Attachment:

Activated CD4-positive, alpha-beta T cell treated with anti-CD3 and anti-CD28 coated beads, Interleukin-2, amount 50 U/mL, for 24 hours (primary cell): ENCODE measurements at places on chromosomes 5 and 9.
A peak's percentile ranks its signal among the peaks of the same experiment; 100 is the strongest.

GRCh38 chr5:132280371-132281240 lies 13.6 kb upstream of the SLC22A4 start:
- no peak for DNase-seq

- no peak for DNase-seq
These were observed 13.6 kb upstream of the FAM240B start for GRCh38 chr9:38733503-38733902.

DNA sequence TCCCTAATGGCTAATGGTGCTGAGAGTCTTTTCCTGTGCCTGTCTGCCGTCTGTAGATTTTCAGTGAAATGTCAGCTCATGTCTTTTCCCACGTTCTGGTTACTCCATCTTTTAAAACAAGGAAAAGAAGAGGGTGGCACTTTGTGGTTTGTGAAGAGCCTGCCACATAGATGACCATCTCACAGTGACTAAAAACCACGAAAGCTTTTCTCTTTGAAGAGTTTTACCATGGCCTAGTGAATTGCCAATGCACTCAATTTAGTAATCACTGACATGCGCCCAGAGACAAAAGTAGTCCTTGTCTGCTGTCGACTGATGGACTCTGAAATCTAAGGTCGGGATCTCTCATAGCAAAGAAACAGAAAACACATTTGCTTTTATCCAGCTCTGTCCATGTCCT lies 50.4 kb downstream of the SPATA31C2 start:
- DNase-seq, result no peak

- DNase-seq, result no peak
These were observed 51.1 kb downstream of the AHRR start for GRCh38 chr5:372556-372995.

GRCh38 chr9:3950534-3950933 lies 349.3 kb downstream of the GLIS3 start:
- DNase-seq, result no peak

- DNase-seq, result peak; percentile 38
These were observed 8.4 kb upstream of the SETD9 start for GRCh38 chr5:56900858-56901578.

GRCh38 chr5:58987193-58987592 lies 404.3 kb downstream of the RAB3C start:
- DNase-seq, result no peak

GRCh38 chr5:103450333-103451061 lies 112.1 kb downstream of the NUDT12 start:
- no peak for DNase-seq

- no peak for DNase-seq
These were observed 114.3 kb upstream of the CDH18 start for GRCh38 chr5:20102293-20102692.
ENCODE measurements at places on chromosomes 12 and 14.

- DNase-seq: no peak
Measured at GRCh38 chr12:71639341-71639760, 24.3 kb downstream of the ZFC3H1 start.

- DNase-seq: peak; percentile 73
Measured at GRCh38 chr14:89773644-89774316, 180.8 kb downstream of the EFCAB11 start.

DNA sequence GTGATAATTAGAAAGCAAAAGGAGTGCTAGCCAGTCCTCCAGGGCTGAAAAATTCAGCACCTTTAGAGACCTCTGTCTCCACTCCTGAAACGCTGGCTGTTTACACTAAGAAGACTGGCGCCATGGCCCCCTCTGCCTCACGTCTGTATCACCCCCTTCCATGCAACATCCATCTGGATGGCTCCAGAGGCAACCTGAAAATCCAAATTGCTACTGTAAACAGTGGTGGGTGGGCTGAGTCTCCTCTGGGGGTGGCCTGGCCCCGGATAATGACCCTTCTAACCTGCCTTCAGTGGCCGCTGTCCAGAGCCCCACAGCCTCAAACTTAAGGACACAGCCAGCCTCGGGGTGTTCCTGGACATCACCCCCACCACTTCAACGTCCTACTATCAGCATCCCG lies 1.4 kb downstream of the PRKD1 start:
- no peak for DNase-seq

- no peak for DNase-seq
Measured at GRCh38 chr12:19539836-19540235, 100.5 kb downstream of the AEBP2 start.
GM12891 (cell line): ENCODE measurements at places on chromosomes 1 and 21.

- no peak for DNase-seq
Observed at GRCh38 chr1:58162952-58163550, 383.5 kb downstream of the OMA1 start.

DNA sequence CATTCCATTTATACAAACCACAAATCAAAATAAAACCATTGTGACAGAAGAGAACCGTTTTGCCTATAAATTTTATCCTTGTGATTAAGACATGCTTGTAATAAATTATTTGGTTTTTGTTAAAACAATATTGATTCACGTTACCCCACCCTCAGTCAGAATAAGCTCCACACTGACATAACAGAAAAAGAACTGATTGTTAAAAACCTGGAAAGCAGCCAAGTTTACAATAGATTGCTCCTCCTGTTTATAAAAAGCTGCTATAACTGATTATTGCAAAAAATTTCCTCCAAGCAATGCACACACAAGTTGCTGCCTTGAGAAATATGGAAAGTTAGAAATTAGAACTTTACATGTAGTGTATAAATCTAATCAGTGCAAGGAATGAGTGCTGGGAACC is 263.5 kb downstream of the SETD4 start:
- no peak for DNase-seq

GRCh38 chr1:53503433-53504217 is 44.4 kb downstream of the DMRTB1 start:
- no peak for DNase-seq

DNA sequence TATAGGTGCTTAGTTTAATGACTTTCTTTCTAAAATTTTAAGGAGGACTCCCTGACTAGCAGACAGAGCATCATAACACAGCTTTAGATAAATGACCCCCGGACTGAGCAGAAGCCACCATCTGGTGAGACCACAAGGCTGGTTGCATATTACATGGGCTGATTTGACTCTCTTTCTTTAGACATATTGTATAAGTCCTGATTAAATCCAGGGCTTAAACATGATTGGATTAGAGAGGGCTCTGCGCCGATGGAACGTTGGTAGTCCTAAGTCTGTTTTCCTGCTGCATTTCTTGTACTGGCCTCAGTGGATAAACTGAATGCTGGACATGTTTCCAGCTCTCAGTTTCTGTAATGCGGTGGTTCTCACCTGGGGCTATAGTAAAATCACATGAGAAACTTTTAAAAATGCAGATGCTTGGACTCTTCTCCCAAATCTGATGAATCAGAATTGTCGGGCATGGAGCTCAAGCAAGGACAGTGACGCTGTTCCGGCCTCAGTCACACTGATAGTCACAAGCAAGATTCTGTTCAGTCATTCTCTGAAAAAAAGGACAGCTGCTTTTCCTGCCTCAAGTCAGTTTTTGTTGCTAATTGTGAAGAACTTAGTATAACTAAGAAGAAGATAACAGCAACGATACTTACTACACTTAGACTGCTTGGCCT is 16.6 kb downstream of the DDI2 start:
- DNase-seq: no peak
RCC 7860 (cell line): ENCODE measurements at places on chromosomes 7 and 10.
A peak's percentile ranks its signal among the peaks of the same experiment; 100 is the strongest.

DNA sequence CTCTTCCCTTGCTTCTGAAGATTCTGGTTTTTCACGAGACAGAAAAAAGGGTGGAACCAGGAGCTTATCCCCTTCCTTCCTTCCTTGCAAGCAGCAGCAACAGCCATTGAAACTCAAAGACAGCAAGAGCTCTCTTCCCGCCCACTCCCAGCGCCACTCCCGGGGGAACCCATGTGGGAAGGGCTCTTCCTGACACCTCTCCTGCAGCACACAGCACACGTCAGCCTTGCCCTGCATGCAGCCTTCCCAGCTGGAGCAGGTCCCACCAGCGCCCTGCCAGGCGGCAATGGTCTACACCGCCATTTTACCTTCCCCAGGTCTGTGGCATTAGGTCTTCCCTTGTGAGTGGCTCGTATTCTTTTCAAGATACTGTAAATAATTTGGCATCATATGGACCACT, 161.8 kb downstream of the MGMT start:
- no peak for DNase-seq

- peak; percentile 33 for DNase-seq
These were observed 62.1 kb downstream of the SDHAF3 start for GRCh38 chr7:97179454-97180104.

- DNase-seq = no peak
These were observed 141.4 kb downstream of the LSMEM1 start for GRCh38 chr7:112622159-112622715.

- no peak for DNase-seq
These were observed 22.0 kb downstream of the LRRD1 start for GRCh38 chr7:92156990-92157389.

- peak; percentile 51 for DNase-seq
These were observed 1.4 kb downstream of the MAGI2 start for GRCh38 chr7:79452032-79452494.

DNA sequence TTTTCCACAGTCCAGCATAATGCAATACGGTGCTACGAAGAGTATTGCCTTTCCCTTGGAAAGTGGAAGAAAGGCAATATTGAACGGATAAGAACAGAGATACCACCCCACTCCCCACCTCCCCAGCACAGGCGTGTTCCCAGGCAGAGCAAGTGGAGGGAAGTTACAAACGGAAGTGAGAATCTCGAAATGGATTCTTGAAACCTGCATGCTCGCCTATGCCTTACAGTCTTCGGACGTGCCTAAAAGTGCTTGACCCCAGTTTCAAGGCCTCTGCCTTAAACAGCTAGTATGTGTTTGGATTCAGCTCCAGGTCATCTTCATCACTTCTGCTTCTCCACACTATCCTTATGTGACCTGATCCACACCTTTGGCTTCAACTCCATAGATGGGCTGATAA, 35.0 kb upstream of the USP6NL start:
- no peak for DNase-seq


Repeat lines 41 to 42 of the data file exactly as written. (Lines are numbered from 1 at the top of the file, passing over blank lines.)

DNA sequence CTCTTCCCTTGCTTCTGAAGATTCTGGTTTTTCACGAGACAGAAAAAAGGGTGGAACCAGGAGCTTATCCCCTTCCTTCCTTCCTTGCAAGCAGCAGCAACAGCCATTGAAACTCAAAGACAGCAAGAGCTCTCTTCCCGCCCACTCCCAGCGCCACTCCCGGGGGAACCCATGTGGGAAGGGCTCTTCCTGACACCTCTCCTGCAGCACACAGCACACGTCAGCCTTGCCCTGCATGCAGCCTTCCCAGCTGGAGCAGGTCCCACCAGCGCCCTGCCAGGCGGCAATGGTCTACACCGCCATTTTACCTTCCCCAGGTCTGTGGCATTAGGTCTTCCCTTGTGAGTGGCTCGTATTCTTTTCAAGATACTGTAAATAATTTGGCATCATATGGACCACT, 161.8 kb downstream of the MGMT start:
- no peak for DNase-seq